When the Line of Fate is itself double, it is a sign of what is called "a double life," but if, after running side by side for some length these two lines join or become one, it foretells that "the double life" has been caused by some great aff... Read more of Double Lines Of Fate at Palm Readings.orgInformational Site Network Informational
Privacy
  Home - Music Terms - Music Lessons - How to Sing - Music History - Singing Choirs - Children Songs - The Voice - Advice for Singers
   Lyrics: by Arist - (HED) P.E. to BREAKING POINT - BRIAN MCFADDEN to FINGERTIGHT - FIONA APPLE to JUSTIN GUARINI - JUSTIN TIMBERLAKE to MURPHY LEE - MUSE to SARINA PARIS - SASH to THREE 6 MAFIA - THREE DAYS GRACE to ZWAN

Most Viewed

The Double-period
Distinction Between Bipartite And Tripartite Forms
Lesson 4
Causes
The Sonatine Form
The Exposition
The Recapitulation
T The Second Rondo Form
The Third Rondo Form
The Necessity Of Form In Music


Least Viewed

The Exposition
The Recapitulation
Causes
1 Augmentation Of The Regular Form
The Small And Large Phrases
Part I
Exact Repetitions
Evolution
Origin Of The Name
Relation To The Three-part Song-form


Random Music Lessons

Part Ii
The Third Rondo Form
Time
The Song-form Or The Part-form
Preliminary Tones
Lesson 18
2 Abbreviation Of The Regular Form
The Phrase
Causes
Lesson 8



The Double-period





A third method consists in expanding the period
into a double-period (precisely as the phrase was lengthened into a
double-phrase, or period), by avoiding a perfect cadence at the end of
the second phrase, and adding another pair of phrases to balance the
first pair. It thus embraces four coherent phrases, with a total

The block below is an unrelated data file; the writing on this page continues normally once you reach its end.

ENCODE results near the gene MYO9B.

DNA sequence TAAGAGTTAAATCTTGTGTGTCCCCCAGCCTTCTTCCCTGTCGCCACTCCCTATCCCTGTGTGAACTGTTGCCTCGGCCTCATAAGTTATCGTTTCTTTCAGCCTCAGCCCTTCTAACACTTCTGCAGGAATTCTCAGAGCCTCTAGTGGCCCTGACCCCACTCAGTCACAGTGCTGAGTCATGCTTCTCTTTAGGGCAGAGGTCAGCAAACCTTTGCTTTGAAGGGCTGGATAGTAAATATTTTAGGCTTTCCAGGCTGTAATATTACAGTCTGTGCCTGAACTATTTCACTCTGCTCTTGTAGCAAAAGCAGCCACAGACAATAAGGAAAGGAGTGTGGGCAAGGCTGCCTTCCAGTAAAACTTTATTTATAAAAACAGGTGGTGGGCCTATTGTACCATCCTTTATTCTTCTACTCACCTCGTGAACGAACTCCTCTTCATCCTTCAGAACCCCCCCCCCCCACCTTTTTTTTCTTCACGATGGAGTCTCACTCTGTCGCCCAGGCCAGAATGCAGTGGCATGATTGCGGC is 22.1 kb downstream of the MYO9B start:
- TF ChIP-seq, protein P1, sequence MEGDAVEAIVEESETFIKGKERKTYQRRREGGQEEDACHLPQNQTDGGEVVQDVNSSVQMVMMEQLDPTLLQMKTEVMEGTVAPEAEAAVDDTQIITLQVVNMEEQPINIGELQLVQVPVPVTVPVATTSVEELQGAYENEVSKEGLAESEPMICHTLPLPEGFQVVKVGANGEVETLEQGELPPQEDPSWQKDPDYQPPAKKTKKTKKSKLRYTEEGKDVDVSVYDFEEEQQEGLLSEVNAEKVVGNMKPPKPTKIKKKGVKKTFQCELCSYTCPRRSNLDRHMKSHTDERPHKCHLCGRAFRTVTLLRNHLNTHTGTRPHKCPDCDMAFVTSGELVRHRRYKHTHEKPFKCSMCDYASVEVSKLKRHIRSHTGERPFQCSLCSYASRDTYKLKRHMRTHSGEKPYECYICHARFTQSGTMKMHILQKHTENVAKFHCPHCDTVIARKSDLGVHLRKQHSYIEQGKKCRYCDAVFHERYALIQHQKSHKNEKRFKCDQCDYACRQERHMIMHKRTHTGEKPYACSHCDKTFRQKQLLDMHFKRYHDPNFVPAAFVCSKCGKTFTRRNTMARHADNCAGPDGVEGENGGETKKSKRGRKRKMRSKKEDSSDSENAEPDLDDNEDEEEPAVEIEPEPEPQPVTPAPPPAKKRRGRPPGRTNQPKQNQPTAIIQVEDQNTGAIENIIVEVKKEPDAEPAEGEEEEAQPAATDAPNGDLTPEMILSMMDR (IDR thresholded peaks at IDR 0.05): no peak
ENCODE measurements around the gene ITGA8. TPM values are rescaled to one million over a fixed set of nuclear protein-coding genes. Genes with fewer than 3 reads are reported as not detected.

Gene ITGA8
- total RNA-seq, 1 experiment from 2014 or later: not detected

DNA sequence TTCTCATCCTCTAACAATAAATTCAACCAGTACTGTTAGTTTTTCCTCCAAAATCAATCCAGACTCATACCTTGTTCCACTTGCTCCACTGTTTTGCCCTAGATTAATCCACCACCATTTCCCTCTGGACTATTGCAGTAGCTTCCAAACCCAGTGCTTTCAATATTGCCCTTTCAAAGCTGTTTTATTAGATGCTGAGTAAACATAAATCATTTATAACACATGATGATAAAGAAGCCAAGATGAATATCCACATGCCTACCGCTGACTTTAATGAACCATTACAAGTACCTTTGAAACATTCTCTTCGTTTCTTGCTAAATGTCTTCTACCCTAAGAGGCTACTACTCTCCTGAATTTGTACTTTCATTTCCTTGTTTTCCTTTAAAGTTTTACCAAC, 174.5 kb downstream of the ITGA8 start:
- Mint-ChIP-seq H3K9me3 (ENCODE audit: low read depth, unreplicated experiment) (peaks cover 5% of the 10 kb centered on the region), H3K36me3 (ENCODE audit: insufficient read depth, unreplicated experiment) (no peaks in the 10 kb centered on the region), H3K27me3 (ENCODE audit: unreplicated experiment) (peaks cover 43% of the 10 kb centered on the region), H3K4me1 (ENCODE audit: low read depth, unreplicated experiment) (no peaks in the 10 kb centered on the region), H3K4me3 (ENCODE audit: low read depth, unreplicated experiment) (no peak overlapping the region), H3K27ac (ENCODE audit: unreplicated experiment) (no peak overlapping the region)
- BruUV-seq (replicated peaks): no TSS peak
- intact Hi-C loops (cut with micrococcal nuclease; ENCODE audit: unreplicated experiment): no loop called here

length of sixteen measures (when regular and unextended).

An important feature of the double-period is that the second period
usually resembles the first one very closely, at least in its first
members. That is, the second phrase contrasts with the first; the
third corroborates the first; and the fourth either resembles the
second, or contrasts with all three preceding phrases. This is not
always--though nearly always--the case.

The double-period in music finds its poetic analogy in almost any
stanza of four fairly long lines, that being a design in which we
expect unity of meaning throughout, the progressive evolution of one
continuous thought, uniformity of metric structure (mostly in
alternate lines), the corroboration of rhyme, and, at the same time,
some degree and kind of contrast,--as in the following stanza of
Tennyson's:

Phrase 1. The splendor falls on castle walls,
Phrase 2. And snowy summits old in story;
Phrase 3. The long light shakes across the lakes,
Phrase 4. And the wild cataract leaps in glory.

The analogy is not complete; one is not likely to find, anywhere,
absolute parallelism between music and poetry; but it is near enough to
elucidate the musical purpose and character of the double-period. And
it accounts for the very general choice of this form for the hymn-tune.

The following illustrates the double-period, in its most regular and
convincing form (Beethoven, pianoforte sonata, op. 49, No. 1):--

Each phrase is four measures long, as usual; the first one ends (as in
Ex. 50) with one of those early, transient perfect cadences that do not
break the continuity of the sentence; the second phrase ends with a
semicadence,--therefore the sentence remains unbroken; phrase three is
exactly like the first, and is therefore an Antecedent, as before;
phrase four bears close resemblance to the second one, but differs at
the end, on account of the perfect cadence. The evidences of Unity and
Variety are easily detected. The main points are, that the second pair
of phrases balances the first pair, and that the two periods are
connected (not separate periods). See also Ex. 53, first 16 measures.





Next: Lesson 8

Previous: The Phrase-group



Add to del.icio.us Add to Reddit Add to Digg Add to Del.icio.us Add to Google Add to Twitter Add to Stumble Upon
Add to Informational Site Network
Report
Privacy
SHAREADD TO EBOOK


Viewed 7108